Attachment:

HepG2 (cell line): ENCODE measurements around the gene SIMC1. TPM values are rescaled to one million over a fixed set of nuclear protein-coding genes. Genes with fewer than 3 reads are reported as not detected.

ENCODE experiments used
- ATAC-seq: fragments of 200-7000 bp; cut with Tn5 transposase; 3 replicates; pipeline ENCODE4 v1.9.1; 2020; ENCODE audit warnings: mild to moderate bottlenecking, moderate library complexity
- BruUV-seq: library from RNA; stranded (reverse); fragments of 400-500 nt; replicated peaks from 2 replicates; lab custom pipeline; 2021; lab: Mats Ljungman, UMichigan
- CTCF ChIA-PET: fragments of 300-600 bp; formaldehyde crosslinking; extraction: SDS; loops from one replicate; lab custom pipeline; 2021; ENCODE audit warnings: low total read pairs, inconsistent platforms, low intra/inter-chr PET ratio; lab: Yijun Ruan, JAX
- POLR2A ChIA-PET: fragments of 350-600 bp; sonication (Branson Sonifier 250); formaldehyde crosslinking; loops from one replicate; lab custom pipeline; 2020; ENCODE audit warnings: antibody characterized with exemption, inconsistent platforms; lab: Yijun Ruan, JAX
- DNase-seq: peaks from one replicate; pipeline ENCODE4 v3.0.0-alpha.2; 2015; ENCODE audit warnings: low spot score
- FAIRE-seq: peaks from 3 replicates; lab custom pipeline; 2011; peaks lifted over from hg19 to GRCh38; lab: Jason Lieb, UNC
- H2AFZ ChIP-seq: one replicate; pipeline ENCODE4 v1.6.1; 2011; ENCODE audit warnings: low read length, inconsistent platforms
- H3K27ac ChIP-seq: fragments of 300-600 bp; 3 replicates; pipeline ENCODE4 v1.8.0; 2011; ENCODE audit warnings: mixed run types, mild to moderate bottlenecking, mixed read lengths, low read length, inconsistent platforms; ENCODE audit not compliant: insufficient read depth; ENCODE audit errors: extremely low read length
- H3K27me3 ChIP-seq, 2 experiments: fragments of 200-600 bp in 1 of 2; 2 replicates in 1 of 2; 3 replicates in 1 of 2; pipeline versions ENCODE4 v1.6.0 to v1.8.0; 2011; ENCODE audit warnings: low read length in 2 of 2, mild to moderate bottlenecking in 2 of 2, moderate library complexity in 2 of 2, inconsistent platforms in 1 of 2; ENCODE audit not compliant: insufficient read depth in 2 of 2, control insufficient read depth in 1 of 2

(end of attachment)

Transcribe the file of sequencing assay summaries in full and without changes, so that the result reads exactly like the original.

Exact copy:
HepG2 (cell line): ENCODE measurements around the gene SIMC1. TPM values are rescaled to one million over a fixed set of nuclear protein-coding genes. Genes with fewer than 3 reads are reported as not detected.

ENCODE experiments used
- ATAC-seq: fragments of 200-7000 bp; cut with Tn5 transposase; 3 replicates; pipeline ENCODE4 v1.9.1; 2020; ENCODE audit warnings: mild to moderate bottlenecking, moderate library complexity
- BruUV-seq: library from RNA; stranded (reverse); fragments of 400-500 nt; replicated peaks from 2 replicates; lab custom pipeline; 2021; lab: Mats Ljungman, UMichigan
- CTCF ChIA-PET: fragments of 300-600 bp; formaldehyde crosslinking; extraction: SDS; loops from one replicate; lab custom pipeline; 2021; ENCODE audit warnings: low total read pairs, inconsistent platforms, low intra/inter-chr PET ratio; lab: Yijun Ruan, JAX
- POLR2A ChIA-PET: fragments of 350-600 bp; sonication (Branson Sonifier 250); formaldehyde crosslinking; loops from one replicate; lab custom pipeline; 2020; ENCODE audit warnings: antibody characterized with exemption, inconsistent platforms; lab: Yijun Ruan, JAX
- DNase-seq: peaks from one replicate; pipeline ENCODE4 v3.0.0-alpha.2; 2015; ENCODE audit warnings: low spot score
- FAIRE-seq: peaks from 3 replicates; lab custom pipeline; 2011; peaks lifted over from hg19 to GRCh38; lab: Jason Lieb, UNC
- H2AFZ ChIP-seq: one replicate; pipeline ENCODE4 v1.6.1; 2011; ENCODE audit warnings: low read length, inconsistent platforms
- H3K27ac ChIP-seq: fragments of 300-600 bp; 3 replicates; pipeline ENCODE4 v1.8.0; 2011; ENCODE audit warnings: mixed run types, mild to moderate bottlenecking, mixed read lengths, low read length, inconsistent platforms; ENCODE audit not compliant: insufficient read depth; ENCODE audit errors: extremely low read length
- H3K27me3 ChIP-seq, 2 experiments: fragments of 200-600 bp in 1 of 2; 2 replicates in 1 of 2; 3 replicates in 1 of 2; pipeline versions ENCODE4 v1.6.0 to v1.8.0; 2011; ENCODE audit warnings: low read length in 2 of 2, mild to moderate bottlenecking in 2 of 2, moderate library complexity in 2 of 2, inconsistent platforms in 1 of 2; ENCODE audit not compliant: insufficient read depth in 2 of 2, control insufficient read depth in 1 of 2